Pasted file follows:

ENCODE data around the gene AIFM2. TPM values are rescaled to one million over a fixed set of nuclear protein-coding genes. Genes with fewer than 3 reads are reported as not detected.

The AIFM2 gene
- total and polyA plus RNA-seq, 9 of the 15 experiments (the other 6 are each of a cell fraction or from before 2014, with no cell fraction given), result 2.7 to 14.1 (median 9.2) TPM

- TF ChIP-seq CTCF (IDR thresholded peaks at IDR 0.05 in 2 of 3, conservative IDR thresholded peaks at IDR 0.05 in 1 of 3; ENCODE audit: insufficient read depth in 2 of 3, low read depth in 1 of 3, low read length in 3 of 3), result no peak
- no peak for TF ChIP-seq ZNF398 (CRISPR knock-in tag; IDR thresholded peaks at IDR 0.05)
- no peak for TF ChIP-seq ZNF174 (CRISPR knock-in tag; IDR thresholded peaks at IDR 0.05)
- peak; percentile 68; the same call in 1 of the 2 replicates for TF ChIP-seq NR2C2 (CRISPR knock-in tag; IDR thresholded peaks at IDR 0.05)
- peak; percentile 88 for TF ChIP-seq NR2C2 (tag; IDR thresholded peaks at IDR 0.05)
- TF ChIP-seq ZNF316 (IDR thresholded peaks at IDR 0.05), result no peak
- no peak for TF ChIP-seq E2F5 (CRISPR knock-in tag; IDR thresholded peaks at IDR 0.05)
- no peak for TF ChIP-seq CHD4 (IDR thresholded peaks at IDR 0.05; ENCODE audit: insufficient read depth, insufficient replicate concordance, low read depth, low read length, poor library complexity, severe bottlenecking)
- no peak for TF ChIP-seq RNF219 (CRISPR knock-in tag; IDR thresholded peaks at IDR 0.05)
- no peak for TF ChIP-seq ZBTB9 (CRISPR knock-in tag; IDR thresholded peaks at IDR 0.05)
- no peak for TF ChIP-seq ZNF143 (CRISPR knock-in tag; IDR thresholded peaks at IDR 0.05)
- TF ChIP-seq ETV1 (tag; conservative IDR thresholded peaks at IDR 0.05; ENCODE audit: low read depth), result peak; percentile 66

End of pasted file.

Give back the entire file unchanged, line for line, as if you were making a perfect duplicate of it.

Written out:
ENCODE data around the gene AIFM2. TPM values are rescaled to one million over a fixed set of nuclear protein-coding genes. Genes with fewer than 3 reads are reported as not detected.

The AIFM2 gene
- total and polyA plus RNA-seq, 9 of the 15 experiments (the other 6 are each of a cell fraction or from before 2014, with no cell fraction given), result 2.7 to 14.1 (median 9.2) TPM

- TF ChIP-seq CTCF (IDR thresholded peaks at IDR 0.05 in 2 of 3, conservative IDR thresholded peaks at IDR 0.05 in 1 of 3; ENCODE audit: insufficient read depth in 2 of 3, low read depth in 1 of 3, low read length in 3 of 3), result no peak
- no peak for TF ChIP-seq ZNF398 (CRISPR knock-in tag; IDR thresholded peaks at IDR 0.05)
- no peak for TF ChIP-seq ZNF174 (CRISPR knock-in tag; IDR thresholded peaks at IDR 0.05)
- peak; percentile 68; the same call in 1 of the 2 replicates for TF ChIP-seq NR2C2 (CRISPR knock-in tag; IDR thresholded peaks at IDR 0.05)
- peak; percentile 88 for TF ChIP-seq NR2C2 (tag; IDR thresholded peaks at IDR 0.05)
- TF ChIP-seq ZNF316 (IDR thresholded peaks at IDR 0.05), result no peak
- no peak for TF ChIP-seq E2F5 (CRISPR knock-in tag; IDR thresholded peaks at IDR 0.05)
- no peak for TF ChIP-seq CHD4 (IDR thresholded peaks at IDR 0.05; ENCODE audit: insufficient read depth, insufficient replicate concordance, low read depth, low read length, poor library complexity, severe bottlenecking)
- no peak for TF ChIP-seq RNF219 (CRISPR knock-in tag; IDR thresholded peaks at IDR 0.05)
- no peak for TF ChIP-seq ZBTB9 (CRISPR knock-in tag; IDR thresholded peaks at IDR 0.05)
- no peak for TF ChIP-seq ZNF143 (CRISPR knock-in tag; IDR thresholded peaks at IDR 0.05)
- TF ChIP-seq ETV1 (tag; conservative IDR thresholded peaks at IDR 0.05; ENCODE audit: low read depth), result peak; percentile 66